Then you are hit with a blizzard. And it doesn’t matter if the blizzard is a literal blizzard of snow, or you get very sick, or someone you work with or rely on isn’t available for an extended period of time, the servers crash, or your company downsizes and everyone is left with 3 times the work.

The impact is the same – all plans tend to go out the window (at least for a short time) while everyone goes into disaster recovery mode.

What do you do?

One colleague was considering the week long weather related shut down we are in the middle of as a blessing in disguise. She took the unexpected bonus of days off to tackle the pile of financial aid forms and applications for her daughter who is getting ready to go off to college. Sounds like a good plan, right?

Except, after 4 days alternately working on forms, shoveling snow, and being on conference calls – she is absolutely exhausted! She is going to need a break from this break!

How often do you find yourself in the same place? You work your butt off all week long, and when the weekend comes it is just more of the same? You are faced with all the accumulated chores that you were too tired or too busy to deal with during the week? So you throw yourself into the chores, only to be completely tapped out when Monday morning comes around?

What happened to the weekend? What happened to time to rest?

Have you noticed that approaching true time off – down time – rest time – from the mindset of “as soon as I finish X I will take some time for myself” never seems to work? Why? Because as soon as you finish that task there are hundreds more waiting for your attention! Hence – another blizzard.

So – another important part to planning is planning down time. Schedule it. Take it. Honor it. Even if it is just 15 minutes to make and drink a cup of tea, or 30 minutes cuddling up with a warm blanket and a book. Now, go take a short break!

I promise it will make a huge difference!

Because, really, without a life, what’s the point?

What do you do with a snow day?

February 3, 2010

You have made your plans, set up your calendar, set your sights on the goal, and you are ready to GO!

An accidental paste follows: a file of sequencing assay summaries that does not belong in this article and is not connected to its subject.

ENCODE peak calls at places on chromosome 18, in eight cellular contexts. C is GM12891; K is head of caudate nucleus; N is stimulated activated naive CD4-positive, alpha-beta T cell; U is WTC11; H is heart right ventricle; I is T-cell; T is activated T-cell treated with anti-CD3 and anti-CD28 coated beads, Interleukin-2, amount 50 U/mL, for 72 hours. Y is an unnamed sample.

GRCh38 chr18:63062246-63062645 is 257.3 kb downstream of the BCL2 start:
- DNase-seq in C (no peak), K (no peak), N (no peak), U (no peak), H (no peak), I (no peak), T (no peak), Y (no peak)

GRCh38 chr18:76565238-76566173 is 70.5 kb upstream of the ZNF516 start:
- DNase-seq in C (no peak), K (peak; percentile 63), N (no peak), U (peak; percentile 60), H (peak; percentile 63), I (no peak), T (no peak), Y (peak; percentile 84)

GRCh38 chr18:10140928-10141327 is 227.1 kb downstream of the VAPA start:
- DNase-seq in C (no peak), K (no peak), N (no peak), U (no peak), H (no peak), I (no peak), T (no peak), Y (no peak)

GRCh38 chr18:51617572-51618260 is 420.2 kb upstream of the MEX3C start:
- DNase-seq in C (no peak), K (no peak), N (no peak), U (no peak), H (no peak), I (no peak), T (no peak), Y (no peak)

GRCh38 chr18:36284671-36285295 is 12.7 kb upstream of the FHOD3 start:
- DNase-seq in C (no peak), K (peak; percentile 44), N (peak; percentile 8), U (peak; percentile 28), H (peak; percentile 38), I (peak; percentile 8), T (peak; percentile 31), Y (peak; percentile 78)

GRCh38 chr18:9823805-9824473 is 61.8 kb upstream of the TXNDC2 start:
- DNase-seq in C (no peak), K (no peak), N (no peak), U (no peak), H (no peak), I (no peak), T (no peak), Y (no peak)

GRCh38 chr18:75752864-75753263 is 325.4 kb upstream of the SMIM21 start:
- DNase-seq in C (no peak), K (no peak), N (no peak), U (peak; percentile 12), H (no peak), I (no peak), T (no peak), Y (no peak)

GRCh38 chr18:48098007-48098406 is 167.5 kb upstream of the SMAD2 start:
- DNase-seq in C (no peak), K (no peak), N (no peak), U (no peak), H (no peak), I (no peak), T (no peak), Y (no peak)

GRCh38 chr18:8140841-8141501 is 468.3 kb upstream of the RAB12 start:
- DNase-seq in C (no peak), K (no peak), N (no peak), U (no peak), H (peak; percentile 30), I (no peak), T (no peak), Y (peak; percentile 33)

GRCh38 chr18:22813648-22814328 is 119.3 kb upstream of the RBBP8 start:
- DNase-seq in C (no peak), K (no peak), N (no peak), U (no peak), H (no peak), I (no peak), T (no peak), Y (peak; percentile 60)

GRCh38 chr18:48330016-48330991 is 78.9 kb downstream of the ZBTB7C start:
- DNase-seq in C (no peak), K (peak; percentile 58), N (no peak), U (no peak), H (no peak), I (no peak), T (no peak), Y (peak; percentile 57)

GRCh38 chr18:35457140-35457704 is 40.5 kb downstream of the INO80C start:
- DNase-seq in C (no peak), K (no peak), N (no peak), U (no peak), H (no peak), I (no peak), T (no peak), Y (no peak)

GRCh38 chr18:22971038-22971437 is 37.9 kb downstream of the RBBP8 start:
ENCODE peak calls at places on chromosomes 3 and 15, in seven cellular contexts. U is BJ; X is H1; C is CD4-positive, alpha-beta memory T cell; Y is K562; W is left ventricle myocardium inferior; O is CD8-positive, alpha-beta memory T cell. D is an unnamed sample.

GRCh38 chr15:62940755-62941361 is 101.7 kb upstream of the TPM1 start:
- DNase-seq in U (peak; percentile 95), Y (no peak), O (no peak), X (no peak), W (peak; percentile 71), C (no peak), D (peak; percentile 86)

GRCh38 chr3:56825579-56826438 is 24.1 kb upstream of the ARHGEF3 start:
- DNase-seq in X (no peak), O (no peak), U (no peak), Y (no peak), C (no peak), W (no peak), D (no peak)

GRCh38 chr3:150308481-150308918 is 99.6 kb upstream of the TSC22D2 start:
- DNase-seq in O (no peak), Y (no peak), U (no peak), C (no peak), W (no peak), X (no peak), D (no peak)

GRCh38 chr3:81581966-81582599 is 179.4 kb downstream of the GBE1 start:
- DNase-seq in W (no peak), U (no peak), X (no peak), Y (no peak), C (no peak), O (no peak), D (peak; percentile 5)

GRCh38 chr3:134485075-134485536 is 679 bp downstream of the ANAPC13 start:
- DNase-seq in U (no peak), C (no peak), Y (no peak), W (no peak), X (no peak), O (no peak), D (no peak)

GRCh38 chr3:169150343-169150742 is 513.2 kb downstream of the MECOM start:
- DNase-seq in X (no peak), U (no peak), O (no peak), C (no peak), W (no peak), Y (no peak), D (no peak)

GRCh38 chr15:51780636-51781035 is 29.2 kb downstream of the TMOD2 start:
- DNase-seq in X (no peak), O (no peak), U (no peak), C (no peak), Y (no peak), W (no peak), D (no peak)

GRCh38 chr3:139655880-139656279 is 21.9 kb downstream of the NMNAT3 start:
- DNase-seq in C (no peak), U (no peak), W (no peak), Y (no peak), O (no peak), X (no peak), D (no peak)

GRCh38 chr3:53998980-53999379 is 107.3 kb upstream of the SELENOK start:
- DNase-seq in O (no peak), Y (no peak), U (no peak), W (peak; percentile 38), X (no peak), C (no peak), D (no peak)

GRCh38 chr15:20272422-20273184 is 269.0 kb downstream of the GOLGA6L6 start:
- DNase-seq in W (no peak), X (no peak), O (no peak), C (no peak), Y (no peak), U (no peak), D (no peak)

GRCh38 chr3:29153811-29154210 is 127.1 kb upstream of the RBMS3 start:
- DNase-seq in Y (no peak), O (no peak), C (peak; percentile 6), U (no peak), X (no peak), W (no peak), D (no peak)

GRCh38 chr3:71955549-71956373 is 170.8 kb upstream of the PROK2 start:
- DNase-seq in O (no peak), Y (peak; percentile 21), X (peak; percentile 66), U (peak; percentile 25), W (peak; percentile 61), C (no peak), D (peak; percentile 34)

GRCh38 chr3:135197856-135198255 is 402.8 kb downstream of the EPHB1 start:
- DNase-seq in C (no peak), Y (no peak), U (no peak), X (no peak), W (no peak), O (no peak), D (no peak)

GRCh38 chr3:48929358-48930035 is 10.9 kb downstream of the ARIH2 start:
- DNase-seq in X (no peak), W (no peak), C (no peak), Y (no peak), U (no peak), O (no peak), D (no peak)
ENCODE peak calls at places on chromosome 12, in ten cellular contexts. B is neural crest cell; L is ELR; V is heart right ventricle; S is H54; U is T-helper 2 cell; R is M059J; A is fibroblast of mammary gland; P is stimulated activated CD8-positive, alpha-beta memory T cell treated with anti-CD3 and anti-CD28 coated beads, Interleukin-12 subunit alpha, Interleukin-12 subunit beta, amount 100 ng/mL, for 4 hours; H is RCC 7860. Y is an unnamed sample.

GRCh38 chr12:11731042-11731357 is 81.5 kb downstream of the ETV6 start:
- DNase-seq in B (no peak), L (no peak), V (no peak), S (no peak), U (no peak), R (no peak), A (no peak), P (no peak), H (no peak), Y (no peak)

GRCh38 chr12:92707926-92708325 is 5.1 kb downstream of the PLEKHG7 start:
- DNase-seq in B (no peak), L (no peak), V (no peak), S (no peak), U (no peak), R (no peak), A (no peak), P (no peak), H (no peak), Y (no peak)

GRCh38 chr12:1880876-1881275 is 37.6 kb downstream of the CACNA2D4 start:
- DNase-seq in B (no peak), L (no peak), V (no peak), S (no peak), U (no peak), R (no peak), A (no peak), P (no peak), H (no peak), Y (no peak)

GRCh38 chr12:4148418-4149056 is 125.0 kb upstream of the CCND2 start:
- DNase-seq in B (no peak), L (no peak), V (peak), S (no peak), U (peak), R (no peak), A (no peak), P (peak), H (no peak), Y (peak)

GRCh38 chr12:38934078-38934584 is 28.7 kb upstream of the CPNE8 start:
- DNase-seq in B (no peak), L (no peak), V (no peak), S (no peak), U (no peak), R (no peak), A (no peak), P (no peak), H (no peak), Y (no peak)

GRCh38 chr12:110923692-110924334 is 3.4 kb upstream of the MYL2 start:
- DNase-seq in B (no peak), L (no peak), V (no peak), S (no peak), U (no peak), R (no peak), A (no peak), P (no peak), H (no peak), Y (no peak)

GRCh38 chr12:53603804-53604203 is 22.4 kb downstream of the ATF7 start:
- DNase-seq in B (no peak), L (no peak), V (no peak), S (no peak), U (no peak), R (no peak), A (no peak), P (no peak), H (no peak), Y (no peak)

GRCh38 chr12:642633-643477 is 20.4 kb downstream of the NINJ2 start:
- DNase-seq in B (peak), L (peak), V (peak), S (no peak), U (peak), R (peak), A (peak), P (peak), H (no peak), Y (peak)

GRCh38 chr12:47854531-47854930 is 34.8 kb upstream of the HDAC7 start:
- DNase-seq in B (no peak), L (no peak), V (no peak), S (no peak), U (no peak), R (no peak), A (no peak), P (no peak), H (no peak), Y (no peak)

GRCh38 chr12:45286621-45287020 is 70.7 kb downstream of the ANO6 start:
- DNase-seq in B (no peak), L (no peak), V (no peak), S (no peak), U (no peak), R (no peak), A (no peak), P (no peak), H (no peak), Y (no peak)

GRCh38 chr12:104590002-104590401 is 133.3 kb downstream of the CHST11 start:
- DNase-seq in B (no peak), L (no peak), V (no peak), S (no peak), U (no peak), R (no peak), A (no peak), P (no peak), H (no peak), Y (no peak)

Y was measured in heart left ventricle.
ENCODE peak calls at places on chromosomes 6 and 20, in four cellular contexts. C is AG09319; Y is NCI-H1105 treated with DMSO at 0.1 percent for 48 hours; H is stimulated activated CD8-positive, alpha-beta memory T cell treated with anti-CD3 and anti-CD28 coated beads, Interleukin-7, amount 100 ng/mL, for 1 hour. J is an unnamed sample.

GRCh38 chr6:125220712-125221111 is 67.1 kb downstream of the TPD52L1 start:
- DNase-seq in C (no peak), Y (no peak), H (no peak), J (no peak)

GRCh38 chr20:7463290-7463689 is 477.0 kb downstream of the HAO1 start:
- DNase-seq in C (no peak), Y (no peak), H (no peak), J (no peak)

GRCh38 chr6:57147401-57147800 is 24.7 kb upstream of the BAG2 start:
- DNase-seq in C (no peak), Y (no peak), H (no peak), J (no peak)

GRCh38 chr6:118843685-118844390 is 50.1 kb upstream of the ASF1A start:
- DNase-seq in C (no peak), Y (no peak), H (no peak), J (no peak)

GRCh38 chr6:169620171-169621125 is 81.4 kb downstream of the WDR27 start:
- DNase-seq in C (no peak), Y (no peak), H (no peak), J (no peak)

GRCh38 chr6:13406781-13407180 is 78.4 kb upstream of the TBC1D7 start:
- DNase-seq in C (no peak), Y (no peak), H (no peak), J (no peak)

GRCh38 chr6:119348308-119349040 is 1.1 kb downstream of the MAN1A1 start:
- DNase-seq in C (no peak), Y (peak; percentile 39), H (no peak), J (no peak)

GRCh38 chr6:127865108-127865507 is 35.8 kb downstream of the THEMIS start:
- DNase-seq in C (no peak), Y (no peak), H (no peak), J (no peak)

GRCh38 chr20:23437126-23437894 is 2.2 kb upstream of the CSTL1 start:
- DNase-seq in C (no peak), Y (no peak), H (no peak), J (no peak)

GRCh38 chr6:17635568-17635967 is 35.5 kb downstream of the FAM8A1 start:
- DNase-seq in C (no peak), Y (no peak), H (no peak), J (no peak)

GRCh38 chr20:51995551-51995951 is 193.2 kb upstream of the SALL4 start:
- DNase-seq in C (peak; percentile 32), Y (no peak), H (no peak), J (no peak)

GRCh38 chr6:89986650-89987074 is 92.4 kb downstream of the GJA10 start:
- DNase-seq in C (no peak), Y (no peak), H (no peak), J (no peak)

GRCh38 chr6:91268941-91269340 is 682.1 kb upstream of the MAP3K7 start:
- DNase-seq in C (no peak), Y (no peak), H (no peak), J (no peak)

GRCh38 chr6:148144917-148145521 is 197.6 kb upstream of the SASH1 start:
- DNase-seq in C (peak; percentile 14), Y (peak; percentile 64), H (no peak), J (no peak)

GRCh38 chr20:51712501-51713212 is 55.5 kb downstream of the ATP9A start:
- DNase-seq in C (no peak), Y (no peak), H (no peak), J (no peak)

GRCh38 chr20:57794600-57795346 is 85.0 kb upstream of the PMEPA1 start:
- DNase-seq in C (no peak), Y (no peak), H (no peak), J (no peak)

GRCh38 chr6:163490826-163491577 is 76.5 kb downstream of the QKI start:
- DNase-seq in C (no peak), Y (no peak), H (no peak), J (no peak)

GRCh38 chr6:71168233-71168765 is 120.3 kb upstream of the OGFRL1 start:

Then, it snows, your kids get sick, you get sick, there’s an accident tying up traffic on the highway, the dog eats your report and the computer dies.

What do you do?

Do you react? Or, do you respond?

Well, it might depend on how thorough your planning has been. Did you take the time to brainstorm all the possible courses of action? Did you look at what the most likely road blocks could be? Have you thought through how you are going to deal with the breakdown that will always happen?

Or, did you map out your route and set off on your way without thinking about any kind of disaster planning?

If the former – then most likely you will have already figured out your response to the weather, traffic, ill health, or any other breakdown you can think of. And you will be confidently moving along the alternate route – correcting and adjusting as you go.

If the latter – you are going to react! And your first reaction is going to be that this is just wrong! This shouldn’t have happened! Your plans are in shambles! YIKES! You might even come to a full stop.

Kids will get sick, pipes will burst, team members will drop the ball, you will get stuck in traffic. Taking a little time and thinking about what could take your plans off course will pay off in the long run.

Life happens! What’s your plan b (c, d, or e)?

Because, really, without a life, what’s the point?